Fortunately, Walter’s frantic movements were so startling that I paused to take stock of the situation. I didn’t stop for long, but apparently for just long enough, because at the very moment my hand approached the treacherous blade, Walter crashed into me and knocked me to the ground. I couldn’t believe it. A full-grown adult had sprinted across the lawn, hurled his body through the air, and pushed me, a seventy-pound first-grader, down the hillside.

“Why’d you knock me down?” I asked as I scrambled to my feet.

Once the mower came to a complete stop, Walter tipped the machine onto its side, pointed out the steel blade hidden within, and explained how I had come very close to getting a “really aggressive manicure.”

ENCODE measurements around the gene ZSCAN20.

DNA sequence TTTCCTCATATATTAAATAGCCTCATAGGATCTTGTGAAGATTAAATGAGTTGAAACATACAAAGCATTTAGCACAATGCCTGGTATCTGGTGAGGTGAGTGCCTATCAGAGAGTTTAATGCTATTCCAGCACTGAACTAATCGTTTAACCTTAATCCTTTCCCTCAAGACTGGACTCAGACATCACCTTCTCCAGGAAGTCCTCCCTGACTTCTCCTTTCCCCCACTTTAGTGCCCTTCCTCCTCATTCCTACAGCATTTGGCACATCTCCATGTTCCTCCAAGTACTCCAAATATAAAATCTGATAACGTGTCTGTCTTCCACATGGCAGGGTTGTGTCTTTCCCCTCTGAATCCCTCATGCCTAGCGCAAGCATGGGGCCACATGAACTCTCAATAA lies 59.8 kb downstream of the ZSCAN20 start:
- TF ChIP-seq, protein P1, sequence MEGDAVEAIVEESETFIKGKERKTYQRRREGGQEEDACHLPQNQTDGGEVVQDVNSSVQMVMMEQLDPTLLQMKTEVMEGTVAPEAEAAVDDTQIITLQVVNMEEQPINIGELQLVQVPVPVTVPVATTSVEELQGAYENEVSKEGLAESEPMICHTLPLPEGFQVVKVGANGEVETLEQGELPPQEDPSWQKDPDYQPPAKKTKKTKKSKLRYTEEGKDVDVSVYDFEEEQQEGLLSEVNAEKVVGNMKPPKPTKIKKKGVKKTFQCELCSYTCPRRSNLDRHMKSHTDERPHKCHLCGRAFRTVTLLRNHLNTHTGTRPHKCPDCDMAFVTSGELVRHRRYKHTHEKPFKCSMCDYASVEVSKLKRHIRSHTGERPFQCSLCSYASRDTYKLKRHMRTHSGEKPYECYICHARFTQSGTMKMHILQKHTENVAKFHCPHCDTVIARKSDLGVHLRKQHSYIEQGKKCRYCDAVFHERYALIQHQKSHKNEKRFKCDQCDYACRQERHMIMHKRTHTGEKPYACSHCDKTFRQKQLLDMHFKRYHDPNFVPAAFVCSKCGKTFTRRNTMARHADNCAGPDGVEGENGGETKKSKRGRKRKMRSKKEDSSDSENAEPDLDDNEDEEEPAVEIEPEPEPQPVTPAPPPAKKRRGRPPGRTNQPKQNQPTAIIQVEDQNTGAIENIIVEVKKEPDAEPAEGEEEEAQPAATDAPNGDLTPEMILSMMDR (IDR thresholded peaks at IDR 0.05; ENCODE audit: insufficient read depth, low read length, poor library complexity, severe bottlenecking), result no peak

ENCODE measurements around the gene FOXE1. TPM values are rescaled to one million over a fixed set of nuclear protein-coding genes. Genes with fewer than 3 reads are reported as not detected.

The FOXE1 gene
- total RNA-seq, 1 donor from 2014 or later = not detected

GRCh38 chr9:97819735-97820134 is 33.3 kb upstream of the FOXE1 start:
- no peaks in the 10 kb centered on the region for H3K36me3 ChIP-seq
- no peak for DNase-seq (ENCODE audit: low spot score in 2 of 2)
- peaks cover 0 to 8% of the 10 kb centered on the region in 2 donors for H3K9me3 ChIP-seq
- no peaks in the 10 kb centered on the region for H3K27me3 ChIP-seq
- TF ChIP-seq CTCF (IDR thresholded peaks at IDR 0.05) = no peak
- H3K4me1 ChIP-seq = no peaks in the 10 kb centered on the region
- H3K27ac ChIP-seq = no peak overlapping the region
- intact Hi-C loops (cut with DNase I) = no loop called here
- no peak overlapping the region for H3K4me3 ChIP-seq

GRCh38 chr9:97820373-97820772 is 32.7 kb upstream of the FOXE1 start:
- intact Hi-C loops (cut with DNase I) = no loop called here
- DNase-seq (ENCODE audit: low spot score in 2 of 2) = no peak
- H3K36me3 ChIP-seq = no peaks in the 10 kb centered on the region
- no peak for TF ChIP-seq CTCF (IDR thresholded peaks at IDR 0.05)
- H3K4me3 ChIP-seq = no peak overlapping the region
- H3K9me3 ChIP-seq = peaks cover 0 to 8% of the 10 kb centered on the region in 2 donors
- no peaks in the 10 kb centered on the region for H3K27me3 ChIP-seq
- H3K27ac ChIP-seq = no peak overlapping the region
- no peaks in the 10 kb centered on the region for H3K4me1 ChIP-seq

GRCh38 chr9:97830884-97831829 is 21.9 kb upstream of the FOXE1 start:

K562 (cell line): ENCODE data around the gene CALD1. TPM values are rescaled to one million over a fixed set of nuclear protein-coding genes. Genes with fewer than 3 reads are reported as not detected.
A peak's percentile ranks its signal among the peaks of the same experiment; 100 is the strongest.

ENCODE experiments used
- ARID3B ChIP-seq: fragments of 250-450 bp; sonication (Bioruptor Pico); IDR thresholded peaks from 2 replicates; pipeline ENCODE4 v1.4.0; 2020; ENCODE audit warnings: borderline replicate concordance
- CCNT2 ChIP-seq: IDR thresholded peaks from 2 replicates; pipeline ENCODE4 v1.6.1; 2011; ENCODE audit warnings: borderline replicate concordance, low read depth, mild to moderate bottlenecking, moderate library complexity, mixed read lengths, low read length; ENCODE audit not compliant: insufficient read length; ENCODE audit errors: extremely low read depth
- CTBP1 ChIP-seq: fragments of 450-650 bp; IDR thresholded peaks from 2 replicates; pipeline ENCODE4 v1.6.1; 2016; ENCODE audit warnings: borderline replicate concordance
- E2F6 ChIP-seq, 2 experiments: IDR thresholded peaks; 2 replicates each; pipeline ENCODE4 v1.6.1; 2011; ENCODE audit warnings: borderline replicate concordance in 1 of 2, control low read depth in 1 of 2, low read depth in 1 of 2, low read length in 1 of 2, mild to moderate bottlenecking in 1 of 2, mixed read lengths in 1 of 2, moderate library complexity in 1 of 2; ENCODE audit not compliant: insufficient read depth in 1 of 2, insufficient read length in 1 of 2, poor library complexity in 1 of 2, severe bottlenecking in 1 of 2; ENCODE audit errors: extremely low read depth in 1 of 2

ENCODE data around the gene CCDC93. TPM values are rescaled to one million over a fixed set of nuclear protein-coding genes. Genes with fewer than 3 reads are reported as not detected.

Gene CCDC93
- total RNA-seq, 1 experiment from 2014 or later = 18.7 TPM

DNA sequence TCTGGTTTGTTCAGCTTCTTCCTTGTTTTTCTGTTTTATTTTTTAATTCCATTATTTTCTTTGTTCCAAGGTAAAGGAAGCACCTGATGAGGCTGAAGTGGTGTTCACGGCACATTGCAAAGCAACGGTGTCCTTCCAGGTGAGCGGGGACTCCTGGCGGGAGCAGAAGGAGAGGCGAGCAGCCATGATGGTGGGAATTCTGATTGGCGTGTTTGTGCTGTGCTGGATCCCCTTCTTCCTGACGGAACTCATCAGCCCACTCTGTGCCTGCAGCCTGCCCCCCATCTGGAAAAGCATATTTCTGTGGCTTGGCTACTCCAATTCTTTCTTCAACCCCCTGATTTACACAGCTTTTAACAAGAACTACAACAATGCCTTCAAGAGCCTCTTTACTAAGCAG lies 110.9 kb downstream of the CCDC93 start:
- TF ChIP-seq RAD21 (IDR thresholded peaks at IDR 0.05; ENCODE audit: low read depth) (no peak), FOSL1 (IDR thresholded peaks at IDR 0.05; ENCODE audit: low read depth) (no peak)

Not sharing in Walter’s humor, I fell to my knees and burst into tears.

“What were you thinking?” the retired navy man asked.

What was I thinking? I was a kid. My intentions were simply to be helpful.

Oddly, the part of this incident that I most vividly recall isn’t Walter’s acrobatic dive-although it was pretty memorable. The picture that’s still etched in my brain is the expression on the faces of the adults who remained frozen in terror as they watched me approach the deadly mower. They knew I was headed for a disaster, felt helpless to do anything to avert it, and stood frozen in place. Except for Walter, the newly crowned hero of 25th Street.

Now, you’d think this sort of incident would happen only once in a person’s lifetime, but it happens to me all the time—not with a spinning blade—but with something quite menacing in its own right. Allow me to illustrate.